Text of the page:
If you want some extra action points on how to improve your productivity, you can sign up for Daryl’s next free event here.
With over 20 years in the industry, Navrita gave some excellent insights into Equality and Diversity in the workplace. Her top tips included ensuring your business is promoting equality of opportunity, so that all your employees’ needs are being met – for example, providing the right equipment for those who require extra support. Giving your employees the confidence to share their needs is also a must, through a supportive working environment with zero tolerance policies and staff support groups.
Talking through his own experiences, Michael gave us some deep insights into how burnout can unexpectedly happen to you. In a world where many employees put themselves under stress and pressure to succeed, self-care and wellbeing in a corporate environment is important. This drove Michael to launch Create Space, a global retreat and workshop service for businesses to support employee self-care, and equip them with tools for personal growth.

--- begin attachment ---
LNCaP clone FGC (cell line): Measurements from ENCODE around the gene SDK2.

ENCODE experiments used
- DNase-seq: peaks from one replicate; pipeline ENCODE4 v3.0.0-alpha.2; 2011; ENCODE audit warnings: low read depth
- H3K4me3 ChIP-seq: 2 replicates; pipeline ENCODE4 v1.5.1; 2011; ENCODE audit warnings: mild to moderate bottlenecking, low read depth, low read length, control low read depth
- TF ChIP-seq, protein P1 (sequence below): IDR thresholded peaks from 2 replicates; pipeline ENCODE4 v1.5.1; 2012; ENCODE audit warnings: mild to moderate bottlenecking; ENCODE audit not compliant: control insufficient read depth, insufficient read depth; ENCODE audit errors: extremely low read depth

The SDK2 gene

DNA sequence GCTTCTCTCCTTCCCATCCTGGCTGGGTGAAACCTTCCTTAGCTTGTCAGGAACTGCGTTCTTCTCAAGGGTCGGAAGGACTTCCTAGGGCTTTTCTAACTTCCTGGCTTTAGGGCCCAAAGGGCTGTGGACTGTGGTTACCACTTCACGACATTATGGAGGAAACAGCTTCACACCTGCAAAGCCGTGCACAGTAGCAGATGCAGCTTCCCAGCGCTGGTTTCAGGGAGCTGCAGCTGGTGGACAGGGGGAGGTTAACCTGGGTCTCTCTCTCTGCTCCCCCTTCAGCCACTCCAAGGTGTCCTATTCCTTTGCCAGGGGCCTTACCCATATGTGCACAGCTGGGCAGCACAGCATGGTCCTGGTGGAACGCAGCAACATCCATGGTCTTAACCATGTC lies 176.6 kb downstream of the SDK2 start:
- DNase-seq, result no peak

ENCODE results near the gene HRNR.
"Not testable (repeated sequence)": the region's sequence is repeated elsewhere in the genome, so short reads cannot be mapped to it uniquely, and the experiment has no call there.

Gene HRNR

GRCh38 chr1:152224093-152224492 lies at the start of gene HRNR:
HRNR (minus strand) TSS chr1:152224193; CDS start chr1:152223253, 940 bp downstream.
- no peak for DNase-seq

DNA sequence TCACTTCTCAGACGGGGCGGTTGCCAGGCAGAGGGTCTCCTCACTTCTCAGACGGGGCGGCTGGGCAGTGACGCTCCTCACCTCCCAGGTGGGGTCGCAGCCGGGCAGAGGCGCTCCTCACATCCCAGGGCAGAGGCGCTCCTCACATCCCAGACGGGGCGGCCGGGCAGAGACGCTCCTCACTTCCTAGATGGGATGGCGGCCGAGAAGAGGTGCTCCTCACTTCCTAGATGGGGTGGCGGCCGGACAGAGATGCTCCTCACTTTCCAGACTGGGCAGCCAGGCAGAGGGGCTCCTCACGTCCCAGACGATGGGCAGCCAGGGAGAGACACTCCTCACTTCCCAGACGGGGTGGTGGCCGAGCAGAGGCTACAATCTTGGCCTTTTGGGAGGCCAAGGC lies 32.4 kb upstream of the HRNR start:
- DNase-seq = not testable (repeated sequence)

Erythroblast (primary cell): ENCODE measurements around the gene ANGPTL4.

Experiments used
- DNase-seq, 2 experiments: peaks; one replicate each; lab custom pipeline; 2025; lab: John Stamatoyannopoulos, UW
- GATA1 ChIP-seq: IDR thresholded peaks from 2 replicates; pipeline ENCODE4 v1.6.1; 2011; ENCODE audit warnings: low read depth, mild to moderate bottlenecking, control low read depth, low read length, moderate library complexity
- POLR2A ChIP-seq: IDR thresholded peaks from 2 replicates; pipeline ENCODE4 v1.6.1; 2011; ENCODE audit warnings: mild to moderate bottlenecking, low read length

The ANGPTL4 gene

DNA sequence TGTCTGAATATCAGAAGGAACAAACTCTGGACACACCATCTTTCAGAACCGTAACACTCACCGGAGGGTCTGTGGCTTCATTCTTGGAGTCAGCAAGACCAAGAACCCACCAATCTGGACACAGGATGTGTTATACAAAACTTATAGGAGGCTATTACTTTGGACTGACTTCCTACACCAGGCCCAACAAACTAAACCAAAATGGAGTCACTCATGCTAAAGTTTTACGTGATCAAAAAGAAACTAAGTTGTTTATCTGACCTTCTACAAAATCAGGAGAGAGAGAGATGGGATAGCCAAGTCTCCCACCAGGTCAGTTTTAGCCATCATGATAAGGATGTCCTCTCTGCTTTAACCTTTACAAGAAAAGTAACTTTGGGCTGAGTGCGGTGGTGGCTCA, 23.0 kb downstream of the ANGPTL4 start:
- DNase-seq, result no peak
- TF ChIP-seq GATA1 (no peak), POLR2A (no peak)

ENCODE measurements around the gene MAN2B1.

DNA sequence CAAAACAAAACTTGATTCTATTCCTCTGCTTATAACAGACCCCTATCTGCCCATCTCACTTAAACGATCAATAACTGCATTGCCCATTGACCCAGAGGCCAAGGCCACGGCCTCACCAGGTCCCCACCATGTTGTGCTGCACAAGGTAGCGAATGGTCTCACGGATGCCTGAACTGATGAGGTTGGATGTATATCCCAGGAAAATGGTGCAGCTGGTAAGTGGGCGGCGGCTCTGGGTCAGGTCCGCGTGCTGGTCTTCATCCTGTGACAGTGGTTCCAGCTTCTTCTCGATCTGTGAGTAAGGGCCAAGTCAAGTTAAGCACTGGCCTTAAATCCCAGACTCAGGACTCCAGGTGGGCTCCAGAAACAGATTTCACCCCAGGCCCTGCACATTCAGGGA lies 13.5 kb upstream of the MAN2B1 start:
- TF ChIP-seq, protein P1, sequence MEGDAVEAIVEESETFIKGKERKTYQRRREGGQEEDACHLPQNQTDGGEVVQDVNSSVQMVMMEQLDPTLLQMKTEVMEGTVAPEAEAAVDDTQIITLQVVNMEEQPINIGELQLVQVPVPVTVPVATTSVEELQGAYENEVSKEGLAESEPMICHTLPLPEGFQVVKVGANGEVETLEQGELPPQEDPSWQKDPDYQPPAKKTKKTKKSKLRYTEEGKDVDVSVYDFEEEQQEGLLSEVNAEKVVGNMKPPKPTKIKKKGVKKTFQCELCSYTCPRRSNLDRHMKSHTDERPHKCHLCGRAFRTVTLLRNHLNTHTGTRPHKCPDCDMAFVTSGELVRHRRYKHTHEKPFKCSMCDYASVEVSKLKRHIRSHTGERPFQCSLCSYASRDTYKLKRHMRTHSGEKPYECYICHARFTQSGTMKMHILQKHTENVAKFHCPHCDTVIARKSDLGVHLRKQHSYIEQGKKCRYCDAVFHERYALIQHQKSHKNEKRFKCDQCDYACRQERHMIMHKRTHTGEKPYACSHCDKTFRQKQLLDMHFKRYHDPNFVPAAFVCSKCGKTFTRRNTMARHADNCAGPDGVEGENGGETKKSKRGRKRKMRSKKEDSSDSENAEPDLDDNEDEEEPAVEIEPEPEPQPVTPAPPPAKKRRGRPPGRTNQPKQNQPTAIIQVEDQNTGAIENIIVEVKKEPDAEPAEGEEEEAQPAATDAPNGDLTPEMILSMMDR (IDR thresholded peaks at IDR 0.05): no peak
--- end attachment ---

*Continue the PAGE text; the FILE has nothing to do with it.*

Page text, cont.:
You can book yourself on one of Michael’s bespoke learning and development workshops here.
Jon operates one of the biggest mental health services in Milton Keynes, Arthur Ellis. Aptly using the imagery of bananas and donuts, Jon discussed how Banana Behaviours (Moving, Focusing Attention, Communicating, Learning, and Helping Others) all contribute positively towards health. When these behaviours are interrupted, or we indulge a bit too much in Donut Behaviours (wine, Netflix etc.), our overall health can decline. Making sure you have a good balance between these behaviours positively impacts your health.